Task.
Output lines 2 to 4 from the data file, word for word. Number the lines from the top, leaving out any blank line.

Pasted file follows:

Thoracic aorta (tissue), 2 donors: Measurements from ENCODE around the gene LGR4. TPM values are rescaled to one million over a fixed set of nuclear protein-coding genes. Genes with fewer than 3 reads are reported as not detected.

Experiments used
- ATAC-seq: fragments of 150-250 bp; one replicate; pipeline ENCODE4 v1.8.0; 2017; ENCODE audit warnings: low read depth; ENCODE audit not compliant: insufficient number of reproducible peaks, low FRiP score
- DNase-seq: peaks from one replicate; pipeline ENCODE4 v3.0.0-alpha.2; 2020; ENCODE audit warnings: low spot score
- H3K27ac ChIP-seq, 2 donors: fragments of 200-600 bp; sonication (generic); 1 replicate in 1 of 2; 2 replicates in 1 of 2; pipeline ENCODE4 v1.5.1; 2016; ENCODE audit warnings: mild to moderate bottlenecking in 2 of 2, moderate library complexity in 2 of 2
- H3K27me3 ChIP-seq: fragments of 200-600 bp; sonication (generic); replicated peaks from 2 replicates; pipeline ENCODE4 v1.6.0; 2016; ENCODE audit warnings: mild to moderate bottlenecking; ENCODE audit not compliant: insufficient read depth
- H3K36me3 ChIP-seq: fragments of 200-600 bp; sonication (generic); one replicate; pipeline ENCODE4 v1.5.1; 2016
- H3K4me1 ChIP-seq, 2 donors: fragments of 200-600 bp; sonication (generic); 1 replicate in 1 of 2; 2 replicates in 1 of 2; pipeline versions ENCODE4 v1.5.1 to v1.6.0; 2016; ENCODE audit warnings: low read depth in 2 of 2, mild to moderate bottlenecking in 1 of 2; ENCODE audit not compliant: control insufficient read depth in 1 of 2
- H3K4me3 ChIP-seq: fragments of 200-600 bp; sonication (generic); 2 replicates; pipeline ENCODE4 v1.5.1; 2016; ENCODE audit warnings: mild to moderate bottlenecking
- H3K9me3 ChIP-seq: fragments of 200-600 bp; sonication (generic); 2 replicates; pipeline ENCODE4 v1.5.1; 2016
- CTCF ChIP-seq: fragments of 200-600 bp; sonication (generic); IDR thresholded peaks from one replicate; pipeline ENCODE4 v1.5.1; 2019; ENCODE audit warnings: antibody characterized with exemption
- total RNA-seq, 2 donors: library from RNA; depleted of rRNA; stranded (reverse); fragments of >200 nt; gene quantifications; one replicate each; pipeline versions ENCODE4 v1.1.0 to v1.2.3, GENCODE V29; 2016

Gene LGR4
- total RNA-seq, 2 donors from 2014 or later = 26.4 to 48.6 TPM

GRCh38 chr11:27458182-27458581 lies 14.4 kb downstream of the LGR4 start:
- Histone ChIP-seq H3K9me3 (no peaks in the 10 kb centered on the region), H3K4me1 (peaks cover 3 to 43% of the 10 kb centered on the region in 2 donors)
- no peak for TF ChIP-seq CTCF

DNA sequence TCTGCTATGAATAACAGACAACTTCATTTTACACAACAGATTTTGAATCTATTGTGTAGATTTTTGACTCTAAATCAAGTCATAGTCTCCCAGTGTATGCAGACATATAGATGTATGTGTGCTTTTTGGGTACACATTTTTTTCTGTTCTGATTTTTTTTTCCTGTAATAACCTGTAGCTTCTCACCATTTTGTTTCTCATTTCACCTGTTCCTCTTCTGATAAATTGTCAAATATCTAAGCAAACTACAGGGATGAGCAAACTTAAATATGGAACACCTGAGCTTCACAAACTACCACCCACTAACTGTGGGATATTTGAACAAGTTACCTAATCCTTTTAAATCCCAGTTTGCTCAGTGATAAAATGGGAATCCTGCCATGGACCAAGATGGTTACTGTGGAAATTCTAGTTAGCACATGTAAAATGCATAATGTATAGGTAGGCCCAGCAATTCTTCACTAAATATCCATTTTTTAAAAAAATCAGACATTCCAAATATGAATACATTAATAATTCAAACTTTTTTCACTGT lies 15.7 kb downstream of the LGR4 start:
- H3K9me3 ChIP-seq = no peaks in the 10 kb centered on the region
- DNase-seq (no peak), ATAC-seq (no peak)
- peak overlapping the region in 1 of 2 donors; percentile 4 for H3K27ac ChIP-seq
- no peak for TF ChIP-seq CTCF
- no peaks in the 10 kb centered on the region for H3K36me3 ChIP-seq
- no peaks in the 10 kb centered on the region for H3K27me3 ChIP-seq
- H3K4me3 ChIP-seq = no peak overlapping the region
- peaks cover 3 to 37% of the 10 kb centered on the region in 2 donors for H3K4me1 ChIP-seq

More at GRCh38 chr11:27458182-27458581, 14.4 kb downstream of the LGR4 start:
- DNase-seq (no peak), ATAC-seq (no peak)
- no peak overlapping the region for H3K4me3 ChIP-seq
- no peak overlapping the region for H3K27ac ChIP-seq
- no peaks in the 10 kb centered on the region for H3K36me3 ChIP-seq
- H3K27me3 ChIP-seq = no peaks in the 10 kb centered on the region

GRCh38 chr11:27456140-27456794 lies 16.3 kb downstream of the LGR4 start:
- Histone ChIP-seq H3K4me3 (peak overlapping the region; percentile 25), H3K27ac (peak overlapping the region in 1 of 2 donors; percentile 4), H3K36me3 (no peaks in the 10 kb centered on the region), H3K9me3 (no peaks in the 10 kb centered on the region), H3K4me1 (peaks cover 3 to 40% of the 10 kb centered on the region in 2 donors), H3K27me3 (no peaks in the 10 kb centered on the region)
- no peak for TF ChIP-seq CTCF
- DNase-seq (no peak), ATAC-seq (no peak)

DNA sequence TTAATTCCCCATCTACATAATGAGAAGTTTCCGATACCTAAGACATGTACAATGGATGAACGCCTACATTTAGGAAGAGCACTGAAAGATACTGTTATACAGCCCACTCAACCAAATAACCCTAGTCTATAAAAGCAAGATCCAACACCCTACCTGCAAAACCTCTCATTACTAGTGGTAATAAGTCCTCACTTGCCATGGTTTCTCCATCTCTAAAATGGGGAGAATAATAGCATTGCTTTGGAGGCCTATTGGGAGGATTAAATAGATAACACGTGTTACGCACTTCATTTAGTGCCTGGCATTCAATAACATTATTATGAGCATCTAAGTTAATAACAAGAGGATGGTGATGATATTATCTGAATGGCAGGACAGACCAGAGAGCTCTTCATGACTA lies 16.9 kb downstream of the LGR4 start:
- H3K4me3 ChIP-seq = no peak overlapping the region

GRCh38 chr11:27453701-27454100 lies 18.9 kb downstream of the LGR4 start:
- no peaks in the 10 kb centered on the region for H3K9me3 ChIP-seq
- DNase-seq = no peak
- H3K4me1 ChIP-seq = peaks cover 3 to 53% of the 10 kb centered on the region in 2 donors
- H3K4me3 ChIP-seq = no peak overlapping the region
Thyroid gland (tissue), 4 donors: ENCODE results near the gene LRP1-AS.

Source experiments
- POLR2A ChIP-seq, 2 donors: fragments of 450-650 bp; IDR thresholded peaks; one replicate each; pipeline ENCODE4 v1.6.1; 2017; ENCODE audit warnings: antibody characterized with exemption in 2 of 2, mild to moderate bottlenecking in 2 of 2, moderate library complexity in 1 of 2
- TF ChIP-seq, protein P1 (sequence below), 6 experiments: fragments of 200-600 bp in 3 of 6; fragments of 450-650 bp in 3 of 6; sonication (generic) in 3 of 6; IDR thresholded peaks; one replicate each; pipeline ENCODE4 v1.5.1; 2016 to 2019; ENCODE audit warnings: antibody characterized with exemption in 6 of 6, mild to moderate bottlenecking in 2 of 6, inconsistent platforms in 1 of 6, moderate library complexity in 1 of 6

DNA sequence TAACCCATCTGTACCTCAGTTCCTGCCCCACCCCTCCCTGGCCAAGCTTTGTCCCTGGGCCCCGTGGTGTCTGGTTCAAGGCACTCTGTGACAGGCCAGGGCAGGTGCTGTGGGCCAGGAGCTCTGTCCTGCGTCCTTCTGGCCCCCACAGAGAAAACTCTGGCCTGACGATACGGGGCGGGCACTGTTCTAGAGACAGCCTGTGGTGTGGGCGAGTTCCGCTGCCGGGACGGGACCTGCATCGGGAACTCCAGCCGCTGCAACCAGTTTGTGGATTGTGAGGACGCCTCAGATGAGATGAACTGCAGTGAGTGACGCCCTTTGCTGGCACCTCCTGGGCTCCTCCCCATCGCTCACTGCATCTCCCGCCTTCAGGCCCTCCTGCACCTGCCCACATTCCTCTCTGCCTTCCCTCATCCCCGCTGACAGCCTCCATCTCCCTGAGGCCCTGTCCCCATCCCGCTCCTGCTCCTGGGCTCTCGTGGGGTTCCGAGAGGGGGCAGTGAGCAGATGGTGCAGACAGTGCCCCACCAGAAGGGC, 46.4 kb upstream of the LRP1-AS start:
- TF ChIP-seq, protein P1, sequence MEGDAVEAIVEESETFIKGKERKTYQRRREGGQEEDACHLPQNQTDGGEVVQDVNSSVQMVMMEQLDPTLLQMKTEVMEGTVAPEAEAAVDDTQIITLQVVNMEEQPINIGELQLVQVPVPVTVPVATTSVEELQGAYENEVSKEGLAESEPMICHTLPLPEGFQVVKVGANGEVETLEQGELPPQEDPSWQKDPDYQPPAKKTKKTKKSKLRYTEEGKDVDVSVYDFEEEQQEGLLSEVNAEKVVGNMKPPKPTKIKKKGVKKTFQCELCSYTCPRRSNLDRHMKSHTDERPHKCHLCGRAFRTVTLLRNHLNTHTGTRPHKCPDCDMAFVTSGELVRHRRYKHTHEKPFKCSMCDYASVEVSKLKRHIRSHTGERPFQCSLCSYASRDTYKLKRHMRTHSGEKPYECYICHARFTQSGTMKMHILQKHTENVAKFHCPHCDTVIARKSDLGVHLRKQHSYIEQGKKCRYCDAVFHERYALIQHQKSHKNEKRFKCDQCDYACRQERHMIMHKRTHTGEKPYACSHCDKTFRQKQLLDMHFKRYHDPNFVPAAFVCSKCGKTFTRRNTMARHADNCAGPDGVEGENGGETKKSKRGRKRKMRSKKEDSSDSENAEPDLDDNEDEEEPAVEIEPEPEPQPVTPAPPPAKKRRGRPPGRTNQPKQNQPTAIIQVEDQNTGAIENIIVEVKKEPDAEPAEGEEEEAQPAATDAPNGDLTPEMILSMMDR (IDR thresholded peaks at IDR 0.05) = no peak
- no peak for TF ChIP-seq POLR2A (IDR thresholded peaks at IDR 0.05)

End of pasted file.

Experiments used
- ATAC-seq: fragments of 150-250 bp; one replicate; pipeline ENCODE4 v1.8.0; 2017; ENCODE audit warnings: low read depth; ENCODE audit not compliant: insufficient number of reproducible peaks, low FRiP score
- DNase-seq: peaks from one replicate; pipeline ENCODE4 v3.0.0-alpha.2; 2020; ENCODE audit warnings: low spot score